Turn That Noise Down - Cinderella


So many well-known albums turn 30 this year and Steve Taylor-Bryant and Susan Omand travel back to 1990 to revisit some of the sounds of their youth that made parents shout "Turn that noise down!" This week, Steve takes a trip to Heartbreak Station...


There were a few bands that completely owned their little sections of hairspray rock in the late 80’s and early 90’s. Bon Jovi had the permed hair Uber stadium thing, and if you don’t think the permed hair was important you don’t remember when Jon debuted his new haircut on Keep the Faith, Poison had the whole kings of make up taken care of, Guns n Roses were the most dangerous band on the planet and Mötley Crüe were doing their bit to keep drugs off the streets by taking all of them themselves. This left very little room for anyone else to come in and make a mark. Skid Row were kind of managing, due to a public row with Bon Jovi and a friendship with GnR, but nobody else was really breaking through. However, that doesn’t mean that there wasn’t some good stuff out there, albeit a little too much the same as what came before, and this is where we find Cinderella.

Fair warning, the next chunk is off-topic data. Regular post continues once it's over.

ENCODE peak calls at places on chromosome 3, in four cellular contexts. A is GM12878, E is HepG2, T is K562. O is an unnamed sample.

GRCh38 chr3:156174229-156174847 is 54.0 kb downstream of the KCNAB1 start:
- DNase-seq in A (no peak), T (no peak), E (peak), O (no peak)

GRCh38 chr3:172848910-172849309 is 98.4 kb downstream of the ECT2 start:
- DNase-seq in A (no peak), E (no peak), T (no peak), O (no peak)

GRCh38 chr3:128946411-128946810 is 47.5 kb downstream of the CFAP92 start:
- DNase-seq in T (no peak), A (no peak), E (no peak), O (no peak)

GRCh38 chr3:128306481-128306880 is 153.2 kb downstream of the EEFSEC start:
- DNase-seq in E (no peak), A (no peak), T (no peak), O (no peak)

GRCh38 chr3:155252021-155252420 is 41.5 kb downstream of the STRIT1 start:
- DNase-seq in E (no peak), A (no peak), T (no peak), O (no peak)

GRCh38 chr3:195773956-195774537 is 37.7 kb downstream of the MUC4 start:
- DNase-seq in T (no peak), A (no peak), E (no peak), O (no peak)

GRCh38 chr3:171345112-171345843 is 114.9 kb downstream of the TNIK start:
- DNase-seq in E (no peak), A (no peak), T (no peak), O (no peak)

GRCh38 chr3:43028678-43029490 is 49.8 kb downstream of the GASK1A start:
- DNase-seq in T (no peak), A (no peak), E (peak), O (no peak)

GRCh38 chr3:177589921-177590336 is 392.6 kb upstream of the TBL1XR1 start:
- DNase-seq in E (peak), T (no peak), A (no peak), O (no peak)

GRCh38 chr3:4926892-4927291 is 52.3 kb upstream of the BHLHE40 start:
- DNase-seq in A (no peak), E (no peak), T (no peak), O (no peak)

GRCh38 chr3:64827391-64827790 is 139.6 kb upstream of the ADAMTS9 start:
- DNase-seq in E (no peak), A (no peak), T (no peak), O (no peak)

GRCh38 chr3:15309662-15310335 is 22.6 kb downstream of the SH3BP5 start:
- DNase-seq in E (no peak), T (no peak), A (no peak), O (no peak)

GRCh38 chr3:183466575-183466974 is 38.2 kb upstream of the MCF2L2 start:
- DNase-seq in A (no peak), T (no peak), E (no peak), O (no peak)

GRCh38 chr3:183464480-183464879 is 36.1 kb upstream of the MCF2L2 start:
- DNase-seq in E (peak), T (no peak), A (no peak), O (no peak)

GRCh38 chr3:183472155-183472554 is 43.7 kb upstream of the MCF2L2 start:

Cinderella had started in the glam hairspray era but slowly edged towards blues. A huge hit from 88’s Long Cold Winter album entitled Don't Know What You’ve Got (Till It’s Gone) brought Tom Kiefer’s distinct vocal into the mainstream so I was quite excited in 1990 for Heartbreak Station and perhaps a bluesier edge. To be fair, the album was a good slice of blues rock but it was a little Aerosmith-lite.

The More Things Change opens the album in a slide guitar bluesy style and is probably the best song on the record. The next few tracks, Love's Got Me Doin' Time, Shelter Me, and the titular Heartbreak Station, are all a good listen but the album in its entirety, despite being good, leaves me with a sense of “I’ve heard this before”. It’s part early Cinderella, a huge dollop of Aerosmith, and a sliver of a band trying to find their place in an overcrowded market that, unbeknownst to them, was only a few years from crumbling away as grunge took on the world.

Cinderella were never as bad as people remember, they sold millions of records and, listening with hindsight, it’s a lot better than I remember too. And there’s nothing wrong with sounding like Aerosmith.


Image - Amazon